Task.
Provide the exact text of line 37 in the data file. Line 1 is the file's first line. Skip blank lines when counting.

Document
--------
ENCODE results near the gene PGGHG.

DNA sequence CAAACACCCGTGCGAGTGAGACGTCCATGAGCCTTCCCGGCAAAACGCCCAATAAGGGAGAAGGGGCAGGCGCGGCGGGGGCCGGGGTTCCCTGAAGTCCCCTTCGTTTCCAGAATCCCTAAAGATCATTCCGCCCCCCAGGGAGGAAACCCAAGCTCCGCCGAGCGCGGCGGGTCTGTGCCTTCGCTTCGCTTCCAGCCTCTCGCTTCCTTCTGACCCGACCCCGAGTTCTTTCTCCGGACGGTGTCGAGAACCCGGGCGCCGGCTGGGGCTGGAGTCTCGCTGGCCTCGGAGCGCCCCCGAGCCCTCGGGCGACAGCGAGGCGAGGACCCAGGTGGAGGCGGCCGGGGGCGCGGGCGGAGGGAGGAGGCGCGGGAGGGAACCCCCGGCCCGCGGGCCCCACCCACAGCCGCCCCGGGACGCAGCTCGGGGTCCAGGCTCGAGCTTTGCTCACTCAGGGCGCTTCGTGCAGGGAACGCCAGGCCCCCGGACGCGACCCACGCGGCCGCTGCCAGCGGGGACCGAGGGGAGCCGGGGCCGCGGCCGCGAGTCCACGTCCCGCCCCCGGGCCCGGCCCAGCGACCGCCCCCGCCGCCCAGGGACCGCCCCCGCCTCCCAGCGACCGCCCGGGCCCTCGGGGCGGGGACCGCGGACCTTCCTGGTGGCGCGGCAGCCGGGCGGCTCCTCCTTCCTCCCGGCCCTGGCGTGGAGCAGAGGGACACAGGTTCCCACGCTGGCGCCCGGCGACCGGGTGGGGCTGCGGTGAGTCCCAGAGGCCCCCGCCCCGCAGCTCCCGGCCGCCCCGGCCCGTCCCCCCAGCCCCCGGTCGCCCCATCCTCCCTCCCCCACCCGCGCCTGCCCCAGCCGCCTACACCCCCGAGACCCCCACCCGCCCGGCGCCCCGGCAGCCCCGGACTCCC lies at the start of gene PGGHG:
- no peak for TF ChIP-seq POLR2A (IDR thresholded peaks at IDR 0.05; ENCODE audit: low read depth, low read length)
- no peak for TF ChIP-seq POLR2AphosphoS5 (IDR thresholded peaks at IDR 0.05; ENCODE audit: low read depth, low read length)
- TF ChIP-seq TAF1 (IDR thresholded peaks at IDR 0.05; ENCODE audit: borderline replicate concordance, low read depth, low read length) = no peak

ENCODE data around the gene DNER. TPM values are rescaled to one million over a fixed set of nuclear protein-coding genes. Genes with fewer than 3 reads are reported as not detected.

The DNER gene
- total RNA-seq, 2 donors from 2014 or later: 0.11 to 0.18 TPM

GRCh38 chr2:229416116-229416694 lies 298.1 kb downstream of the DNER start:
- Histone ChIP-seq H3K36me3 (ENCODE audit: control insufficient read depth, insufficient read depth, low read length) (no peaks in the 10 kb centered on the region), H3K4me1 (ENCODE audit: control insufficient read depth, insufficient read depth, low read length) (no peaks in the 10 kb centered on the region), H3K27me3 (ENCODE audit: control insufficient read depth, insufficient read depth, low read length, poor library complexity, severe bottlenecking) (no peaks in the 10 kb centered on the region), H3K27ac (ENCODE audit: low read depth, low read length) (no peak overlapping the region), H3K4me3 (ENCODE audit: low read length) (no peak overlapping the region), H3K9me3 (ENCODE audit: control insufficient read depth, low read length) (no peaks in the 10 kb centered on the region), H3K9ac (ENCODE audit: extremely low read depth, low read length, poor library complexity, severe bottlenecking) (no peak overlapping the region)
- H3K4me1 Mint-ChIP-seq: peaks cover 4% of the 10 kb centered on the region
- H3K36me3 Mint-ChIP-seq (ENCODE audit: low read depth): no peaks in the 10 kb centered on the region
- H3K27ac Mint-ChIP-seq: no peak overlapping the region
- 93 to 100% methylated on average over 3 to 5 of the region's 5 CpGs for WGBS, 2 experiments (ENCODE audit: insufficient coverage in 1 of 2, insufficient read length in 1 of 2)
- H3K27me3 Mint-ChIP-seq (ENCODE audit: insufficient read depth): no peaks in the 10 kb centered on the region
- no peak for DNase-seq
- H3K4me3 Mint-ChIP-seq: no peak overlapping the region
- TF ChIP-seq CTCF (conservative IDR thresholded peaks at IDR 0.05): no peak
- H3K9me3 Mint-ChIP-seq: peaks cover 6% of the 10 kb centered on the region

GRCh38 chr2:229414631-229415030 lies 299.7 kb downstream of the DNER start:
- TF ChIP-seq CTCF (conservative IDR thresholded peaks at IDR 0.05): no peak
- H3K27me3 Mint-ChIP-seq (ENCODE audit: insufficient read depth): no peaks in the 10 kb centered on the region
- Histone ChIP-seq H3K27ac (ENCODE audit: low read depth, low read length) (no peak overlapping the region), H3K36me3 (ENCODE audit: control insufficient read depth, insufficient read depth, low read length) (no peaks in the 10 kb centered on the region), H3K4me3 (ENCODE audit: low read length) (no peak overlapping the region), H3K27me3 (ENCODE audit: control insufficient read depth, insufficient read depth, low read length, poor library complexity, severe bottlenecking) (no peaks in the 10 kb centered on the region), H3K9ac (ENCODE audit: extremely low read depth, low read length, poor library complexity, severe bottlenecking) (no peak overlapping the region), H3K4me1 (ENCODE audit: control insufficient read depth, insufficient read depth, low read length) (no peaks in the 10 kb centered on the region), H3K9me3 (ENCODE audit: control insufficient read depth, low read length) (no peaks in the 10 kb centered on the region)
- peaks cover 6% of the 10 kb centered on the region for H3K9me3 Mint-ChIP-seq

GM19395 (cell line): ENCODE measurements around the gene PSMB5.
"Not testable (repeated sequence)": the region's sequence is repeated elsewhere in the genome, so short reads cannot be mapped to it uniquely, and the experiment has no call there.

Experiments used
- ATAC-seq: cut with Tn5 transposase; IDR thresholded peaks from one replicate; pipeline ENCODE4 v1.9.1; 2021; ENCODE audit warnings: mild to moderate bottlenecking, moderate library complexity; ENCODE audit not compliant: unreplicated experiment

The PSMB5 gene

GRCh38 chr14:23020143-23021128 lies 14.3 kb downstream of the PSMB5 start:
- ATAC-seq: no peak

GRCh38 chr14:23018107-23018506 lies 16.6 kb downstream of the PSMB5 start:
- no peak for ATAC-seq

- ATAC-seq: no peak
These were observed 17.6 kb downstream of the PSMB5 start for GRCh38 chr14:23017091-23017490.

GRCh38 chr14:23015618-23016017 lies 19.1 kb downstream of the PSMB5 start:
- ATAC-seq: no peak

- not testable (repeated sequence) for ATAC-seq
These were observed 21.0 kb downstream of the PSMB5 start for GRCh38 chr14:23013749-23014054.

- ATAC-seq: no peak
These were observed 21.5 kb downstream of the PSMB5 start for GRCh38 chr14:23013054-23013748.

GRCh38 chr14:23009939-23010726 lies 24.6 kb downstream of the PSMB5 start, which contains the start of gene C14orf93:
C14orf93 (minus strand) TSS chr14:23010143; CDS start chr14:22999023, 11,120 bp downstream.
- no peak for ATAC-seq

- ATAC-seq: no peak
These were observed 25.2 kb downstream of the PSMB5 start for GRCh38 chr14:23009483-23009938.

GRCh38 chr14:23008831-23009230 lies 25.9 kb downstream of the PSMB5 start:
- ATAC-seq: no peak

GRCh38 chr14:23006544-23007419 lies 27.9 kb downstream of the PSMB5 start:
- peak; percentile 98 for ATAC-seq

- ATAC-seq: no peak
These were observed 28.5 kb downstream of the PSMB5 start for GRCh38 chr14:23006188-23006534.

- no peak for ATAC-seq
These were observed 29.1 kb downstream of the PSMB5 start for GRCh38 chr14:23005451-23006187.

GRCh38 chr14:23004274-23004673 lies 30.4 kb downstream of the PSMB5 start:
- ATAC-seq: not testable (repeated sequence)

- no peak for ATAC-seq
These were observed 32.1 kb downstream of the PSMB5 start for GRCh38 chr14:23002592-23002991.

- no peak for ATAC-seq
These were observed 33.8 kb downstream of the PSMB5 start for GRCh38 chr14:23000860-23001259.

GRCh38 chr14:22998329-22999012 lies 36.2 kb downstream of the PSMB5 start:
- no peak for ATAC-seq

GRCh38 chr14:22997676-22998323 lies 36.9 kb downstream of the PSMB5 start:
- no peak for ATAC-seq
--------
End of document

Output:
- ATAC-seq: no peak